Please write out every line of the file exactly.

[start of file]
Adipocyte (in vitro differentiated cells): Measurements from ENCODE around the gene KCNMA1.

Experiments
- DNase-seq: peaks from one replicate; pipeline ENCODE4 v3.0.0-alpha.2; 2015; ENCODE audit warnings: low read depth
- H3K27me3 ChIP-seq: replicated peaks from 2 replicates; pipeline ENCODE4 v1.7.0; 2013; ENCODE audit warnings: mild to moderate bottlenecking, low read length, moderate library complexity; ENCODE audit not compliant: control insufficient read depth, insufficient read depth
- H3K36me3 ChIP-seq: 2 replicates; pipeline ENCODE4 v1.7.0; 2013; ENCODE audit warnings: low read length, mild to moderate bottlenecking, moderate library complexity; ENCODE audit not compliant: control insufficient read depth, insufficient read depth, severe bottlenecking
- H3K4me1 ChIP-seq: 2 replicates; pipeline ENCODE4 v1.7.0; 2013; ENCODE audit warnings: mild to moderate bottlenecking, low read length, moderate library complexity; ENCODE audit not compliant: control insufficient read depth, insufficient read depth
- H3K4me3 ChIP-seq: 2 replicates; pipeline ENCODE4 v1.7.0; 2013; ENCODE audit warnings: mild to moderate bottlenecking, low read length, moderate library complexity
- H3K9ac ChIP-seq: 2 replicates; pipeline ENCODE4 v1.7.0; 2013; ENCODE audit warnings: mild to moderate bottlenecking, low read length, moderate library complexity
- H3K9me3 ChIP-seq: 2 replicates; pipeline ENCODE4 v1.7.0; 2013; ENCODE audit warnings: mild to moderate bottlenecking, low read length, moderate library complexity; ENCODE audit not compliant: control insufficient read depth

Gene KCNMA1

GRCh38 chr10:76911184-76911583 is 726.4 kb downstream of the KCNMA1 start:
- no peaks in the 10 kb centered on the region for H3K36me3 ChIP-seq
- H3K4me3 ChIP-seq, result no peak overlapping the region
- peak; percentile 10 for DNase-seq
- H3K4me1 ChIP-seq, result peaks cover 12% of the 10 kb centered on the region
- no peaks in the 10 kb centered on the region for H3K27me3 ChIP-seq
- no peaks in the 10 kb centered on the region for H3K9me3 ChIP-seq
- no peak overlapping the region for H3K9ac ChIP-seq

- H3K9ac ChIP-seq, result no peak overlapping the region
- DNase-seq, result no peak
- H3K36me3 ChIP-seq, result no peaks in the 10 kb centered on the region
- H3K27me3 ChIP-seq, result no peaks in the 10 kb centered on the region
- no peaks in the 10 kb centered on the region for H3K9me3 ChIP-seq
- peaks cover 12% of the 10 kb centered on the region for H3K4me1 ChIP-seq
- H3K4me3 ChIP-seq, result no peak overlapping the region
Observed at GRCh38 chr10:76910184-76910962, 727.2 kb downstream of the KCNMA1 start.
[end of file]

Adipocyte (in vitro differentiated cells): Measurements from ENCODE around the gene KCNMA1.

Experiments
- DNase-seq: peaks from one replicate; pipeline ENCODE4 v3.0.0-alpha.2; 2015; ENCODE audit warnings: low read depth
- H3K27me3 ChIP-seq: replicated peaks from 2 replicates; pipeline ENCODE4 v1.7.0; 2013; ENCODE audit warnings: mild to moderate bottlenecking, low read length, moderate library complexity; ENCODE audit not compliant: control insufficient read depth, insufficient read depth
- H3K36me3 ChIP-seq: 2 replicates; pipeline ENCODE4 v1.7.0; 2013; ENCODE audit warnings: low read length, mild to moderate bottlenecking, moderate library complexity; ENCODE audit not compliant: control insufficient read depth, insufficient read depth, severe bottlenecking
- H3K4me1 ChIP-seq: 2 replicates; pipeline ENCODE4 v1.7.0; 2013; ENCODE audit warnings: mild to moderate bottlenecking, low read length, moderate library complexity; ENCODE audit not compliant: control insufficient read depth, insufficient read depth
- H3K4me3 ChIP-seq: 2 replicates; pipeline ENCODE4 v1.7.0; 2013; ENCODE audit warnings: mild to moderate bottlenecking, low read length, moderate library complexity
- H3K9ac ChIP-seq: 2 replicates; pipeline ENCODE4 v1.7.0; 2013; ENCODE audit warnings: mild to moderate bottlenecking, low read length, moderate library complexity
- H3K9me3 ChIP-seq: 2 replicates; pipeline ENCODE4 v1.7.0; 2013; ENCODE audit warnings: mild to moderate bottlenecking, low read length, moderate library complexity; ENCODE audit not compliant: control insufficient read depth

Gene KCNMA1

GRCh38 chr10:76911184-76911583 is 726.4 kb downstream of the KCNMA1 start:
- no peaks in the 10 kb centered on the region for H3K36me3 ChIP-seq
- H3K4me3 ChIP-seq, result no peak overlapping the region
- peak; percentile 10 for DNase-seq
- H3K4me1 ChIP-seq, result peaks cover 12% of the 10 kb centered on the region
- no peaks in the 10 kb centered on the region for H3K27me3 ChIP-seq
- no peaks in the 10 kb centered on the region for H3K9me3 ChIP-seq
- no peak overlapping the region for H3K9ac ChIP-seq

- H3K9ac ChIP-seq, result no peak overlapping the region
- DNase-seq, result no peak
- H3K36me3 ChIP-seq, result no peaks in the 10 kb centered on the region
- H3K27me3 ChIP-seq, result no peaks in the 10 kb centered on the region
- no peaks in the 10 kb centered on the region for H3K9me3 ChIP-seq
- peaks cover 12% of the 10 kb centered on the region for H3K4me1 ChIP-seq
- H3K4me3 ChIP-seq, result no peak overlapping the region
Observed at GRCh38 chr10:76910184-76910962, 727.2 kb downstream of the KCNMA1 start.